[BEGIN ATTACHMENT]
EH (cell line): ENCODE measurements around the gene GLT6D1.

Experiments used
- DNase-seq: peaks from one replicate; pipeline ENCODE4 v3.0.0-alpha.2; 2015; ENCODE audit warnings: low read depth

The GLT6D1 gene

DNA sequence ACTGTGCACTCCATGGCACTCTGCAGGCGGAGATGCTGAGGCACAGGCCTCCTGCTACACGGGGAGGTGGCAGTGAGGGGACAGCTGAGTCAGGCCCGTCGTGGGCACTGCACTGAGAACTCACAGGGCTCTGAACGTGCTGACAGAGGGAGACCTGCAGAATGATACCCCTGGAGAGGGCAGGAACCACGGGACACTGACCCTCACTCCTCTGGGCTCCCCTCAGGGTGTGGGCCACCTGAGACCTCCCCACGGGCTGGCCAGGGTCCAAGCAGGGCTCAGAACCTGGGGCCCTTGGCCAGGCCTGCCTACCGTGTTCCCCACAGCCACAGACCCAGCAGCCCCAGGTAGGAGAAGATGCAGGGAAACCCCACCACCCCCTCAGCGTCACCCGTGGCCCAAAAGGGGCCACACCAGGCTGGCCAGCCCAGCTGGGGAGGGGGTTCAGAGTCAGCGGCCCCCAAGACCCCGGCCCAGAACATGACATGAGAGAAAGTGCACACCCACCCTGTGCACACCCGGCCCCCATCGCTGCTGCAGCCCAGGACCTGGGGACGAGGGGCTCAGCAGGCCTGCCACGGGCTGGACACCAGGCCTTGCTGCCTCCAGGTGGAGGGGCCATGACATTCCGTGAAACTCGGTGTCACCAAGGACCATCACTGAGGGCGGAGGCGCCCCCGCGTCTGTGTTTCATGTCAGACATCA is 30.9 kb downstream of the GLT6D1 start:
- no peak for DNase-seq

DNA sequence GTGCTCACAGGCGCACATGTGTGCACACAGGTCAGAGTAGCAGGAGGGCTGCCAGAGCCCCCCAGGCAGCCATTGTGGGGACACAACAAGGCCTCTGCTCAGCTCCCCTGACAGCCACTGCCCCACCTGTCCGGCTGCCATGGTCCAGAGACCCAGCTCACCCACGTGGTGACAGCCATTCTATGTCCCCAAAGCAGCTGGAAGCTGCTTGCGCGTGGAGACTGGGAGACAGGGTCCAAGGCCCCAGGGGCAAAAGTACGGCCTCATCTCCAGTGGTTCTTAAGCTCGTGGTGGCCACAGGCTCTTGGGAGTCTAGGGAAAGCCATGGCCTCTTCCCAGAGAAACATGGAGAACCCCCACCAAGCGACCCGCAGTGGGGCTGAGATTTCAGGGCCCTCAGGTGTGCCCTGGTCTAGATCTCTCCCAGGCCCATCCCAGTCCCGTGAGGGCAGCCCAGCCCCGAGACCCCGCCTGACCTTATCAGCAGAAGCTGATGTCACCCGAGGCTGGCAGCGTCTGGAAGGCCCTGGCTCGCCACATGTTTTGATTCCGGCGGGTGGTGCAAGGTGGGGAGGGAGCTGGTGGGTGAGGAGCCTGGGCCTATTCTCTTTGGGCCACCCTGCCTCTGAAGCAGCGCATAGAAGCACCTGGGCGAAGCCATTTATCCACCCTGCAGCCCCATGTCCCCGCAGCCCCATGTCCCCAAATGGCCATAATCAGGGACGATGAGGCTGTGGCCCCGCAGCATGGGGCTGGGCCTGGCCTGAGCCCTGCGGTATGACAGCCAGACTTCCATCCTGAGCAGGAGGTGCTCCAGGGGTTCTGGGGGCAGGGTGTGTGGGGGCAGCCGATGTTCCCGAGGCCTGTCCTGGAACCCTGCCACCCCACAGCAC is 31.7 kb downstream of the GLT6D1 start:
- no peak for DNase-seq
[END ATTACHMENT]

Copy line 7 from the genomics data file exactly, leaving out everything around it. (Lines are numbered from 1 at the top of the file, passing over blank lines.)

DNA sequence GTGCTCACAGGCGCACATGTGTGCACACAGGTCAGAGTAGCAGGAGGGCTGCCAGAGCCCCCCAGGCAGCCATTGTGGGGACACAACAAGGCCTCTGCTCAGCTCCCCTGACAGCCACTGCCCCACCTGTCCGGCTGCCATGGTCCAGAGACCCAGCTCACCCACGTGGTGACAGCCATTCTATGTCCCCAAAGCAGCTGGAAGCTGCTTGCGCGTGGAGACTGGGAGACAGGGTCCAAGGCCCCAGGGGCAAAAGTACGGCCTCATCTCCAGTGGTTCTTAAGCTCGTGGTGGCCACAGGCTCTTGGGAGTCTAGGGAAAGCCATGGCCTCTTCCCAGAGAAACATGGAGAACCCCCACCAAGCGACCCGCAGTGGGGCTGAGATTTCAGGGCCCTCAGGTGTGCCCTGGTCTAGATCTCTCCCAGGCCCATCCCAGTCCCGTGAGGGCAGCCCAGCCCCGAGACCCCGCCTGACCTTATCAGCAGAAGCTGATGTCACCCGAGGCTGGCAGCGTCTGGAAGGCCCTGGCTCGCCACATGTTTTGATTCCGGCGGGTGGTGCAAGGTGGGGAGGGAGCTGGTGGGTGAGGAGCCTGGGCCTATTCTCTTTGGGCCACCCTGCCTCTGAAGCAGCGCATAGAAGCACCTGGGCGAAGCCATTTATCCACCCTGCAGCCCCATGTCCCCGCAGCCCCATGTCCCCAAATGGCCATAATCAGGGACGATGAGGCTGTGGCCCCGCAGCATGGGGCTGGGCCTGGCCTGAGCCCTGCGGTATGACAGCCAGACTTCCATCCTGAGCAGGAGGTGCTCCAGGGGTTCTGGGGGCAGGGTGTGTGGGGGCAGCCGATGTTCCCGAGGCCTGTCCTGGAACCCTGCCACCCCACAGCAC is 31.7 kb downstream of the GLT6D1 start: